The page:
Nearly 16 million Americans experience a major depressive episode each year, according to the National Institute of Mental Health. In fact, major depression is one of the most common mental disorders in the U.S. The condition, which causes a persistent feeling of sadness and loss of interest, can affect how a person feels and thinks and can impact their emotional and physical well-being.
Depression is typically treated with medication, psychotherapy, or a combination of both. For some patients, however, medication and therapy are not sufficient to relieve their symptoms.
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Julie, 52, says she has struggled with depression her entire life. She describes herself as a “functioning depressed person.” Although she has been taking antidepressant medication for more than 20 years, which has allowed her to run a successful business, she says she continues to wake up every day feeling the “heaviness” of her depression. When she heard about a new treatment that involves receiving low dose injections of the anesthetic ketamine, she agreed to give it a try.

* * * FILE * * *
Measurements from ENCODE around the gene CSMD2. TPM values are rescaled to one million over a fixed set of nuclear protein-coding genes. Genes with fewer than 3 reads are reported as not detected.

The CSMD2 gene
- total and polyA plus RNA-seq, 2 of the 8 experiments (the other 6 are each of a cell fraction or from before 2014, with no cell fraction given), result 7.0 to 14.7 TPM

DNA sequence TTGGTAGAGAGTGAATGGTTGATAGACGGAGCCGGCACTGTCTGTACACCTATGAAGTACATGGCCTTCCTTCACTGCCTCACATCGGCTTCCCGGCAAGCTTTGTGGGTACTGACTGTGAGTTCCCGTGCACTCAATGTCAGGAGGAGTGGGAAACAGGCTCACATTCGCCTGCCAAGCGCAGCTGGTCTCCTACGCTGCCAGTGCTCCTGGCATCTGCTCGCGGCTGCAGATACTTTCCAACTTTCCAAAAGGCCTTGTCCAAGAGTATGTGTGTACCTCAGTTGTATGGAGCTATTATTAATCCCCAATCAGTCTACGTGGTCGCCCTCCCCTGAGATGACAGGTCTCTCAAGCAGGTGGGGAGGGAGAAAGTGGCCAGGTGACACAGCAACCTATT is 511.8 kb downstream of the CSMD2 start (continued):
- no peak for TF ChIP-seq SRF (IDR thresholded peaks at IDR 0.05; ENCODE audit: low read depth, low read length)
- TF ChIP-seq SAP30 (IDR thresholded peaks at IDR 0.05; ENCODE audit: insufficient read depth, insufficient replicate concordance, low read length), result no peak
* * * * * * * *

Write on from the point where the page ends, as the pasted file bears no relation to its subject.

Ketamine, a dissociative anesthetic, has been used in human and veterinary medicine for more than 50 years. Under the street name “Special K,” it also has been used recreationally by teens and young adults at raves and parties. Although not approved by the FDA for use in treating depression, researchers discovered the drug could be helpful for people with treatment-resistant depression.
Anesthesiologist and founder of the Ketamine Clinics of Los Angeles Dr. Steven Mandel joins The Doctors to discuss how his patients have responded to the treatments. He says he has treated more than 200 patients and has had an 83 percent success rate. Most patients require follow-up treatments, he explains, but adds the effects can last from several days, to months, and in some cases, years.
Psychiatrist Dr. Shala Modir says that although initially she was excited to learn about the new treatment option, the studies have not been comprehensive enough. Additionally, she argues the infusions may be helpful to augment current methods of treating depression, but are not an end-all solution.
Hear more of The Doctors’ debate over the use of ketamine infusions in treating depression: